Flexible Multipath Transport Protocols

Tue, 05/26/2020 - 11:59 by Quentin De Coninck


Since its inception in the early 70’s, the Internet has expanded to interconnect billions of computers. The last decade has seen the rise of multi-connected devices, such as smartphones that can attach to both Wi-Fi and cellular networks. Endhosts can leverage this availability of multiple network paths in two major ways. First, they can aggregate the bandwidth of the available networks. Second, they can support seamless network handover when one of the network paths fails. Applications rely on transport protocols to carry data between endhosts. These applications can have various requirements. While simple bulk transfers want to complete as fast as possible, interactive applications (such as voice-activated ones) have strict latency constraints, especially under mobile conditions. Furthermore, the device user might enforce additional constraints, such as limiting the cellular usage on smartphone for both monetary and energy purposes.

This thesis explores how multipath transport protocols can adapt to their serving use cases. First, we quantify the performance of the state-of-the-art Multipath TCP on smartphones by performing two measurement campaigns. Second, based on our previous findings, we tune Multipath TCP for the smartphone use case and evaluate it with real Android phones. Next, we focus on the emerging QUIC protocol, design two versions for its Multipath extensions and evaluate their benefits in various scenarios. Finally, we reconsider the architecture of transport protocols such as their operations can be finely customized on a per-connection basis thanks to the dynamic injection of plugins.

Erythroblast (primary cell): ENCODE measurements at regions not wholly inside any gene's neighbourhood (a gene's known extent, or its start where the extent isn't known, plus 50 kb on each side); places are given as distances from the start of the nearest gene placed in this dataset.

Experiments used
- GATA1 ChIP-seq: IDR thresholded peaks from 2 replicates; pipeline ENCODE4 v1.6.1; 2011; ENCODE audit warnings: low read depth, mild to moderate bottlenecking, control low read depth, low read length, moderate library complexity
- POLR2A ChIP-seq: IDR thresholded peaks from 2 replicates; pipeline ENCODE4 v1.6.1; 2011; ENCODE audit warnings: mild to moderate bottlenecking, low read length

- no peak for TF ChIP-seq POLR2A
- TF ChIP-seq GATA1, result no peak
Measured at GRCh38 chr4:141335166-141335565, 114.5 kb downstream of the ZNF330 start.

Quentin De Coninck
PhD thesis
UCLouvain, March 2020.
Presentation available at https://www.youtube.com/watch?v=b2FWfT9b3Ws&feature=youtu.be&t=132
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